Saturn’s sixth largest moon, Enceladus, now holds the title of the most viable planetary object for human habitation. The honor was previously held by one of Jupiter’s moons, Europa, but has been surpassed by Enceladus, following a discovery of the moon’s hydrothermal oceanic activity. The reports indicate that not only is the ocean in the south pole displaying hydrothermal activity, but has exhibited signs of containing biochemical compounds similar to those in the fledgling waters of Earth’s early oceans. These compounds are necessary ingredients in the generation of life, and so suggest the possibility of life existing on the moon already. Either way, though signs point to Enceladus being able to provide a hospitable home for humans in the distant, or near future, further data is required to accurately and confidently confirm these speculations.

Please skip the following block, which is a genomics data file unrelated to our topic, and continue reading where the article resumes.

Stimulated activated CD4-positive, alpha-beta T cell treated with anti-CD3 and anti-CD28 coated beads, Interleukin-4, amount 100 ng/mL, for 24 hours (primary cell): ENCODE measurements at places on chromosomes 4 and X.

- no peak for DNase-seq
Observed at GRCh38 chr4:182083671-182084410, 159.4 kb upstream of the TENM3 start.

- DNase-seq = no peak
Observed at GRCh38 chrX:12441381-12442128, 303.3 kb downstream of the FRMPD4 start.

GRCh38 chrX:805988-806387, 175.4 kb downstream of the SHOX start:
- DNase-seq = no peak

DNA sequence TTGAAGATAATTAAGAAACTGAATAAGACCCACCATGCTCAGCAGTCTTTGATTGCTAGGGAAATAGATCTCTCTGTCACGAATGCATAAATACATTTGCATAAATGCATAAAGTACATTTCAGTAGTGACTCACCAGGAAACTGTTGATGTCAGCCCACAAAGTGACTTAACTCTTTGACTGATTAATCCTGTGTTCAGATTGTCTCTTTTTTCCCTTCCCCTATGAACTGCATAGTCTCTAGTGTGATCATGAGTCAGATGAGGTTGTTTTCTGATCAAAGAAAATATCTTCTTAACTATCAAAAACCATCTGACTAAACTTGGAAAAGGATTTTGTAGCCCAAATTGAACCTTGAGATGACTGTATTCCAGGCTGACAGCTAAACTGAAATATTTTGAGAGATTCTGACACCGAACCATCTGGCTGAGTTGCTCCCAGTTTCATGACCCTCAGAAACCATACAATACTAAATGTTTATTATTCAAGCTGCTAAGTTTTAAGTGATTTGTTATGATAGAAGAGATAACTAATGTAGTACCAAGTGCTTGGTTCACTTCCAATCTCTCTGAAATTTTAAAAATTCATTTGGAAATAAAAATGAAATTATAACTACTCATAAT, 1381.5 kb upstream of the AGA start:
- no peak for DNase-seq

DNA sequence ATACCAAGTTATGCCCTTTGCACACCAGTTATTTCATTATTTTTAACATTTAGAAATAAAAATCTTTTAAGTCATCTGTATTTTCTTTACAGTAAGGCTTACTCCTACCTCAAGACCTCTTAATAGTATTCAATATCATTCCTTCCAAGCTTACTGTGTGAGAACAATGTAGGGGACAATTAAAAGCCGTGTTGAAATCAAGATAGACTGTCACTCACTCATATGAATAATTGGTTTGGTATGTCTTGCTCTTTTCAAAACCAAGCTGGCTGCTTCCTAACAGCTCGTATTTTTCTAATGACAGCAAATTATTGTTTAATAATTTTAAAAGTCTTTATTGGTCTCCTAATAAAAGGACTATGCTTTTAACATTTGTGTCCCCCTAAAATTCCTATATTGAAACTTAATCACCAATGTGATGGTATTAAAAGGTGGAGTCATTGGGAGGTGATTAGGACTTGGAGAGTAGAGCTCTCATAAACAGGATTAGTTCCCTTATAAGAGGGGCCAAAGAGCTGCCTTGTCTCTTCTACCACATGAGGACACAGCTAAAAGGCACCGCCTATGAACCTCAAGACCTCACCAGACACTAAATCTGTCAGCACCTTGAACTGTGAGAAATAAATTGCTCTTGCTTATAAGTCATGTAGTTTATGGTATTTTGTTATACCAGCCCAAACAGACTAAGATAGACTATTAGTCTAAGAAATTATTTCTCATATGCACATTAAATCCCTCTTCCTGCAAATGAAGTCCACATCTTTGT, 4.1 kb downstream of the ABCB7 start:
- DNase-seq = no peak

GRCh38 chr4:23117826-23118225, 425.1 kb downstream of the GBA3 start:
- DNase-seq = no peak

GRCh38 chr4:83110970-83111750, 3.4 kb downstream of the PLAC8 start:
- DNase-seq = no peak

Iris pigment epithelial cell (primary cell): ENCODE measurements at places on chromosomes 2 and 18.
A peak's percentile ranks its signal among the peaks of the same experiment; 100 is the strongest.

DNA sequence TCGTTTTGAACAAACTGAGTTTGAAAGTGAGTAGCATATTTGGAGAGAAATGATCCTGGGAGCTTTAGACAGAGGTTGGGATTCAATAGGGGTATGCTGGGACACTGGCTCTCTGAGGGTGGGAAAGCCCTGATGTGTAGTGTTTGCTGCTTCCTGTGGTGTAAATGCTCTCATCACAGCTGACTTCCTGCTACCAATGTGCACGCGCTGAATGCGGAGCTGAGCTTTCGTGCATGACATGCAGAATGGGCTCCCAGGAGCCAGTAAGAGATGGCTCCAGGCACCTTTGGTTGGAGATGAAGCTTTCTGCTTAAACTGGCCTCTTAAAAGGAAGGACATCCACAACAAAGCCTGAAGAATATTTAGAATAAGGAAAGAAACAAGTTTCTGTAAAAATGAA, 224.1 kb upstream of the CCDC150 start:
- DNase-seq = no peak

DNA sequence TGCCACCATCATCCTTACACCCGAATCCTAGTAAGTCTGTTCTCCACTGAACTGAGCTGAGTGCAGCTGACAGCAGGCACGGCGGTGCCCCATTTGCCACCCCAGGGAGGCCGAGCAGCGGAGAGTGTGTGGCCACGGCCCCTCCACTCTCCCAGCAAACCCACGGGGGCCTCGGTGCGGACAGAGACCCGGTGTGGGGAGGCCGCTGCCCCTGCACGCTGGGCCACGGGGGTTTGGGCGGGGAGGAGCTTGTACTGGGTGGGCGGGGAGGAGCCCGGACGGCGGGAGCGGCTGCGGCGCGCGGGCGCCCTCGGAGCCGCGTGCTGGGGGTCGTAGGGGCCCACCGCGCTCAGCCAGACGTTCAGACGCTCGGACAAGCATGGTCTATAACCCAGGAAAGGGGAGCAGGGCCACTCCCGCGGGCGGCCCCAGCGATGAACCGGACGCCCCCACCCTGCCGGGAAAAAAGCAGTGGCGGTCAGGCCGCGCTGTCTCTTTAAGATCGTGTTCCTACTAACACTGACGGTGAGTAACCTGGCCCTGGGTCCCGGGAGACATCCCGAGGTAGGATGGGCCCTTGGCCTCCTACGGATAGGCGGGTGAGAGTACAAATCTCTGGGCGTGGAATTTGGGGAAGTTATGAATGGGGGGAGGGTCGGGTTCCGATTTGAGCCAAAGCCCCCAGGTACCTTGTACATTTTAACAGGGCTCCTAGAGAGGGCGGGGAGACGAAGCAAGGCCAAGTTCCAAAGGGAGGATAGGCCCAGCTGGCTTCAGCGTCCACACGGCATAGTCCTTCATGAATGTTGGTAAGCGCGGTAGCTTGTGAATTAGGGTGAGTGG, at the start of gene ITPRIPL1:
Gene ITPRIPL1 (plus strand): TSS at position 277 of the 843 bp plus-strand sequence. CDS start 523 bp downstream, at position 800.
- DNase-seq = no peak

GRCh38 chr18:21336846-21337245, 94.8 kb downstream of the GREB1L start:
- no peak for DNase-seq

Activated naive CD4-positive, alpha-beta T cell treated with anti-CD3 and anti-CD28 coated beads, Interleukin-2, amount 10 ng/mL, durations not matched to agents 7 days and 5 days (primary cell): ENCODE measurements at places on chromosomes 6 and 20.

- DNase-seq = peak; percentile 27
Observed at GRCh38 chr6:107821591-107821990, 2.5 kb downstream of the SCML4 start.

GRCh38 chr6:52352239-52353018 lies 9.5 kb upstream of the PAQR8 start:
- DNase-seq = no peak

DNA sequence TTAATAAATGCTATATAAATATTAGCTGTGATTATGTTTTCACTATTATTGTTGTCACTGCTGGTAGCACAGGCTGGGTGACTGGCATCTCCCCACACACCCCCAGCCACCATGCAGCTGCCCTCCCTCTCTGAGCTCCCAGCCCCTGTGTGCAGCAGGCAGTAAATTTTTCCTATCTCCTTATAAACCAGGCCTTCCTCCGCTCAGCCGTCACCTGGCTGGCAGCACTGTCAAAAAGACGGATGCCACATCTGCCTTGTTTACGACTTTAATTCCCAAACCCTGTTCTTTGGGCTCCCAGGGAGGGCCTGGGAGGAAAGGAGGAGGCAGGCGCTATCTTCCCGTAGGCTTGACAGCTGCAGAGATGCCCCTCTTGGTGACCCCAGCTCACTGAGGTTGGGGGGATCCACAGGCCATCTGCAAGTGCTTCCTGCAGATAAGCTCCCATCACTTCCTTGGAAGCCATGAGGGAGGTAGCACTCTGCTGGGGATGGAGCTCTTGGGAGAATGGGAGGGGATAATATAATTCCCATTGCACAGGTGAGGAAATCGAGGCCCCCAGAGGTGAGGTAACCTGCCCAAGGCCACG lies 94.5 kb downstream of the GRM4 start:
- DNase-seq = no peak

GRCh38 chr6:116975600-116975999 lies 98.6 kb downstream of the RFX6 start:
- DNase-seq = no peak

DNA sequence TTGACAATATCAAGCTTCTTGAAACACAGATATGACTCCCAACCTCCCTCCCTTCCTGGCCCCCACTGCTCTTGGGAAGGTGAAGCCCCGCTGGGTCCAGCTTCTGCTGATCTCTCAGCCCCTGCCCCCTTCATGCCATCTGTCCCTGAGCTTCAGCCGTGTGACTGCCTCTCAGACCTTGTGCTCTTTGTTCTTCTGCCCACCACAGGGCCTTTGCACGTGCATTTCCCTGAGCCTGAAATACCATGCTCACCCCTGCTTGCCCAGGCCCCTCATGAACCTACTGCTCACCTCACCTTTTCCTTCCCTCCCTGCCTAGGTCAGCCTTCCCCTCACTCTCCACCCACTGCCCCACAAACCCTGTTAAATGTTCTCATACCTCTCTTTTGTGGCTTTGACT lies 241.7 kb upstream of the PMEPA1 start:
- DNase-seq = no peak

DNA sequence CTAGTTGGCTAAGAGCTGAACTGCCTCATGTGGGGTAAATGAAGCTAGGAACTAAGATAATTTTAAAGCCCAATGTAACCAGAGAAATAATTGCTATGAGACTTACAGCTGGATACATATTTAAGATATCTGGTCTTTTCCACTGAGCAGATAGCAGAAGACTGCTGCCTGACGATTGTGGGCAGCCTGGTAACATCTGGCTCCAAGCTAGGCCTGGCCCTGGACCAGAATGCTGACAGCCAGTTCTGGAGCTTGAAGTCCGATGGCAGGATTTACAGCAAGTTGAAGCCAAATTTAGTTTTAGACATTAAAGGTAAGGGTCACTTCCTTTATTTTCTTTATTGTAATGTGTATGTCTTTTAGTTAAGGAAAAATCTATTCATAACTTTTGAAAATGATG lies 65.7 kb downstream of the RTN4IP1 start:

Should Enceladus prove to be a suitable location for human existence, the notion of establishing a colony there is a massive decision for the human population to make thinks Marcio Alaor BMG. Such a course of action would invariably alter the trajectory of human development for decades and centuries to come. There exist so many latent possibilities from such an endeavor, that it is hard to resist the temptation to not launch into discussions regarding the long-term and logistical planning of such an operation. Yet the public and NASA should work in tandem in this field, seeing as its developments will affect all people.